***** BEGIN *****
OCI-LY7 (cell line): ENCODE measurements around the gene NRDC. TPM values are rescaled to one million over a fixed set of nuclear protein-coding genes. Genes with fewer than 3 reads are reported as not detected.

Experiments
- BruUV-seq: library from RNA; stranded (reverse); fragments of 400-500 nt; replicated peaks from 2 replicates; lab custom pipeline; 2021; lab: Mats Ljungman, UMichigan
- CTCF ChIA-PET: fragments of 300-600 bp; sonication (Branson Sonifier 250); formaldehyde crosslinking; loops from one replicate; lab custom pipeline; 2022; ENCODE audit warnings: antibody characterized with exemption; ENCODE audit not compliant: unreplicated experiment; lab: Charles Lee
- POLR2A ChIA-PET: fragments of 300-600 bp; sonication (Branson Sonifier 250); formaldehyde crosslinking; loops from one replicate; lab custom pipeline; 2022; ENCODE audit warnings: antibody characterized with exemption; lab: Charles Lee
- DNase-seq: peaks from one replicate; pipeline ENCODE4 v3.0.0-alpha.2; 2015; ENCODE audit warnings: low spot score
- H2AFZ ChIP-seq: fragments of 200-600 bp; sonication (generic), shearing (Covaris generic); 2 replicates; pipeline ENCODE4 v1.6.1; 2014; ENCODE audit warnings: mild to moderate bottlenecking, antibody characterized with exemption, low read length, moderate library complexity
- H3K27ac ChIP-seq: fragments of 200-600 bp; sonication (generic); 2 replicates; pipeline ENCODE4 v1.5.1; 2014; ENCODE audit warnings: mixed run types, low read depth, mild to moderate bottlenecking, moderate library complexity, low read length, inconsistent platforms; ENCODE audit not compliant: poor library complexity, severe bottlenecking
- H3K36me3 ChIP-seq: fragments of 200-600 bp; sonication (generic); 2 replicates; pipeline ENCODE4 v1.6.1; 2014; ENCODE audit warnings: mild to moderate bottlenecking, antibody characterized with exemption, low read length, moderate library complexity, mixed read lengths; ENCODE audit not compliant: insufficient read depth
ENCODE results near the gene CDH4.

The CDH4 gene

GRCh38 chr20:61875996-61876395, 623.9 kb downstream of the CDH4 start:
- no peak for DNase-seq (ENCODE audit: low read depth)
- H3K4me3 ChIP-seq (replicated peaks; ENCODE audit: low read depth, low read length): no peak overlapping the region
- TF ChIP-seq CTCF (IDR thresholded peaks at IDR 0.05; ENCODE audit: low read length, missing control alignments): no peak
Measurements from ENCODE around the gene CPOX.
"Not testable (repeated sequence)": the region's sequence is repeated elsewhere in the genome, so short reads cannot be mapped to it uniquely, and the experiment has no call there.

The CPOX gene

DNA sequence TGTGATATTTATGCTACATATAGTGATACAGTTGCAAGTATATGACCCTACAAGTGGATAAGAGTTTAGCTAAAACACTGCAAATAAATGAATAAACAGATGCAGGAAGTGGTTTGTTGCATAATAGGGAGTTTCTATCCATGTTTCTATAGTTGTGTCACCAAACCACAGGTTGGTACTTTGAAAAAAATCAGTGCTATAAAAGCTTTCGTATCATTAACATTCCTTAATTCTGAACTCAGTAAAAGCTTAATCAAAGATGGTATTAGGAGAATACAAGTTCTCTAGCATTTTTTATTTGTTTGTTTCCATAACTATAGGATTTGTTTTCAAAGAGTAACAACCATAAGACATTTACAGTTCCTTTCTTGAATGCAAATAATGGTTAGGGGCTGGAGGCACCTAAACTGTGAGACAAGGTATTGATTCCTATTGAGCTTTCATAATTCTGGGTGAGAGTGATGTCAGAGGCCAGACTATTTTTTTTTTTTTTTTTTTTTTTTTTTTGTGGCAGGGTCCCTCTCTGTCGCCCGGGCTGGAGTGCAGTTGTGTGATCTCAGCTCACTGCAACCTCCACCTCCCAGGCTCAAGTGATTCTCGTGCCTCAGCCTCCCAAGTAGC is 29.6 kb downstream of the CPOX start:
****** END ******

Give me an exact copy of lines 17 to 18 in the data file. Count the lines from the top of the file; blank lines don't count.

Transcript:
"Not testable (repeated sequence)": the region's sequence is repeated elsewhere in the genome, so short reads cannot be mapped to it uniquely, and the experiment has no call there.

The CPOX gene